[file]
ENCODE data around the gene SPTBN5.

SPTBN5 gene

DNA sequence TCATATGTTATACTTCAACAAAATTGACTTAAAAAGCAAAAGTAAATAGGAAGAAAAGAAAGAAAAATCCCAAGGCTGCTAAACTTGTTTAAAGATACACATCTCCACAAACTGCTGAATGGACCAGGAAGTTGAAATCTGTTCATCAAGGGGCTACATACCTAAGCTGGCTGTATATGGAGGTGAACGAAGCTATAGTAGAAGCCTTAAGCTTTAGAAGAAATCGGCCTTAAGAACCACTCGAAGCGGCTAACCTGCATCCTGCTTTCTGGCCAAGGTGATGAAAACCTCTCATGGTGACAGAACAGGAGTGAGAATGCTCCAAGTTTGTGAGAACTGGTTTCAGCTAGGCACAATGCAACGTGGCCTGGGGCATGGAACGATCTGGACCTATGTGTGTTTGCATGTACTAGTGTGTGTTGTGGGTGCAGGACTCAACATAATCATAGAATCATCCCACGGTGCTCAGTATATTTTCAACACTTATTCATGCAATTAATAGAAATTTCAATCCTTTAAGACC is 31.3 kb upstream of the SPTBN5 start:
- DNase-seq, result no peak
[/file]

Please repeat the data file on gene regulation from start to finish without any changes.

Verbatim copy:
ENCODE data around the gene SPTBN5.

SPTBN5 gene

DNA sequence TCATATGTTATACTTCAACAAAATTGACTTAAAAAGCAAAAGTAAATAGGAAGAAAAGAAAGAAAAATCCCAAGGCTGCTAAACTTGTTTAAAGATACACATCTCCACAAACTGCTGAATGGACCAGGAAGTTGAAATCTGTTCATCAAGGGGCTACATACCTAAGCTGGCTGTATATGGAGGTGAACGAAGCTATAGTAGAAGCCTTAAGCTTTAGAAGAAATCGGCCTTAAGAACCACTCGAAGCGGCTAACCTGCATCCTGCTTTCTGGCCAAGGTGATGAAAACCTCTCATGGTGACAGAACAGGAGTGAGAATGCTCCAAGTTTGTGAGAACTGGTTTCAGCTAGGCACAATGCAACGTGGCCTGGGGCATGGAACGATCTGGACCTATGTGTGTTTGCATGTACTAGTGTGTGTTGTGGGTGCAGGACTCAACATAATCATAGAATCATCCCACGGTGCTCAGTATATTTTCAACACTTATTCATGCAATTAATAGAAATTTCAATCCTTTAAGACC is 31.3 kb upstream of the SPTBN5 start:
- DNase-seq, result no peak